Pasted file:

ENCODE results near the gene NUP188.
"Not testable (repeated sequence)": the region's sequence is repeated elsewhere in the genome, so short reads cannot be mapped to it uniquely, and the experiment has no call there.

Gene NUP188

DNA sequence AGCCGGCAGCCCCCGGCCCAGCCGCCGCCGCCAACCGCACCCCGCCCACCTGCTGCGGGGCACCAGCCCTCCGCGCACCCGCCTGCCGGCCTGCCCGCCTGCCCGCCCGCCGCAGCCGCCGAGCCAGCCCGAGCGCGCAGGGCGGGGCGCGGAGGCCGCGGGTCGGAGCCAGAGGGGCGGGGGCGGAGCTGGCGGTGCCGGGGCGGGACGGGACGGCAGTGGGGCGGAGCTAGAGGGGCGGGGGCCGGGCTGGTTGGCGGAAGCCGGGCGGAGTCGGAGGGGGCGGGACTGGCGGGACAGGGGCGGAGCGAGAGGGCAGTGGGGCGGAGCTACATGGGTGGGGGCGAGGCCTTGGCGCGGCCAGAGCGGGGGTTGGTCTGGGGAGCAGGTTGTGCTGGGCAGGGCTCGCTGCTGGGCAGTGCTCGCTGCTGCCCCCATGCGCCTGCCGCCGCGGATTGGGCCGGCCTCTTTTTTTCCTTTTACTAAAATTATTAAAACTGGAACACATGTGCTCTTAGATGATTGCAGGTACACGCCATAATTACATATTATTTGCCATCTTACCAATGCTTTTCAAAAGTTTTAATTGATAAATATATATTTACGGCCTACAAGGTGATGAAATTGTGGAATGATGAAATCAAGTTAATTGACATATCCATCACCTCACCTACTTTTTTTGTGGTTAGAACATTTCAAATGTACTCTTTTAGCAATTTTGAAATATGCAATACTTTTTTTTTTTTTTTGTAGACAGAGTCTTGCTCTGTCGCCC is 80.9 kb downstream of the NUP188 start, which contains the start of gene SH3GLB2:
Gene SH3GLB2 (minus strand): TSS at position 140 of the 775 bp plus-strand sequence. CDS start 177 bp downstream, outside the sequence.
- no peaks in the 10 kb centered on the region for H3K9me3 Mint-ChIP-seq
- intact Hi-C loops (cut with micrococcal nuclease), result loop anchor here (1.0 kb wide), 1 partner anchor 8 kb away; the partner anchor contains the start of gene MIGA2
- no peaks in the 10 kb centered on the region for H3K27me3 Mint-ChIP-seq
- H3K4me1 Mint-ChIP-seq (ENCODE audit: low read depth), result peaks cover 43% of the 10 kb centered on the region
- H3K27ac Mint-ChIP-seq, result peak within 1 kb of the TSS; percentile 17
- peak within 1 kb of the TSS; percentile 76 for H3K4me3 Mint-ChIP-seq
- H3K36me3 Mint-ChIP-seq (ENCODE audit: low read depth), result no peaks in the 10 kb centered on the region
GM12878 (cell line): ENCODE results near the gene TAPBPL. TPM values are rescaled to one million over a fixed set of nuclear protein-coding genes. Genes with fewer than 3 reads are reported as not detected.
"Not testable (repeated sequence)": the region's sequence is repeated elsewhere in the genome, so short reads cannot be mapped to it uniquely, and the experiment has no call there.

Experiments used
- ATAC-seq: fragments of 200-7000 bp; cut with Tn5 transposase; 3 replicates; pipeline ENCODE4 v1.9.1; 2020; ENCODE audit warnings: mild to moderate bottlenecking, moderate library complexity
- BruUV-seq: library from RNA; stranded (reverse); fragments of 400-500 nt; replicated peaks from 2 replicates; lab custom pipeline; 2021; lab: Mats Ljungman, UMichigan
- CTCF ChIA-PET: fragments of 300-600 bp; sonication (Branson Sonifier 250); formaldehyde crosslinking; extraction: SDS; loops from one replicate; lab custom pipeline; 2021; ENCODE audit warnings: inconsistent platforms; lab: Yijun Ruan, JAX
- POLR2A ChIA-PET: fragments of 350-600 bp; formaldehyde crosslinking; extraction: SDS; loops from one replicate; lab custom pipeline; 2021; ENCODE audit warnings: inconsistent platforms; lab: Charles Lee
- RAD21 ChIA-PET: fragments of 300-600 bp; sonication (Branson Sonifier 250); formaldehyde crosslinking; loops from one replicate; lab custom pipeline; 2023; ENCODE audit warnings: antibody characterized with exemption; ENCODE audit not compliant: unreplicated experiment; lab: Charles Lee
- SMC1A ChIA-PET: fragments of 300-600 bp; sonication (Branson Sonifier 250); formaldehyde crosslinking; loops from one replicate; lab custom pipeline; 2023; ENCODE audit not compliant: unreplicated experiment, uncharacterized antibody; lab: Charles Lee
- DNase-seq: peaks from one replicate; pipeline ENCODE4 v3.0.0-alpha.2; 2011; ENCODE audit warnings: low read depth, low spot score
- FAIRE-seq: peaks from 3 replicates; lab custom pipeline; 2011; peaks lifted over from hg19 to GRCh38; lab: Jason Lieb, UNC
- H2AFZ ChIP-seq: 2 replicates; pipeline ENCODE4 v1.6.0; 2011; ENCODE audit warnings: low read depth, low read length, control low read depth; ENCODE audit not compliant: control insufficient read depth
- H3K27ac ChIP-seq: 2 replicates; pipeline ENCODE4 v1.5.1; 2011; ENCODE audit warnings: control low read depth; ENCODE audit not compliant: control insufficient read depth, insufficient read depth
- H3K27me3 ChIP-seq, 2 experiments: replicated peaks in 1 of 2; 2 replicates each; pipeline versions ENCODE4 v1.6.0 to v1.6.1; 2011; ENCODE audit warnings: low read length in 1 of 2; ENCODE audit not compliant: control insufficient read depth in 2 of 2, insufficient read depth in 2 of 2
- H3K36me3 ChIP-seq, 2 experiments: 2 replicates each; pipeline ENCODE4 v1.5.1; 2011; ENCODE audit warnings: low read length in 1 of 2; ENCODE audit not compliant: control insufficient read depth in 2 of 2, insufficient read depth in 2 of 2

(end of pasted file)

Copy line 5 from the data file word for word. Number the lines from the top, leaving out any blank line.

Gene SH3GLB2 (minus strand): TSS at position 140 of the 775 bp plus-strand sequence. CDS start 177 bp downstream, outside the sequence.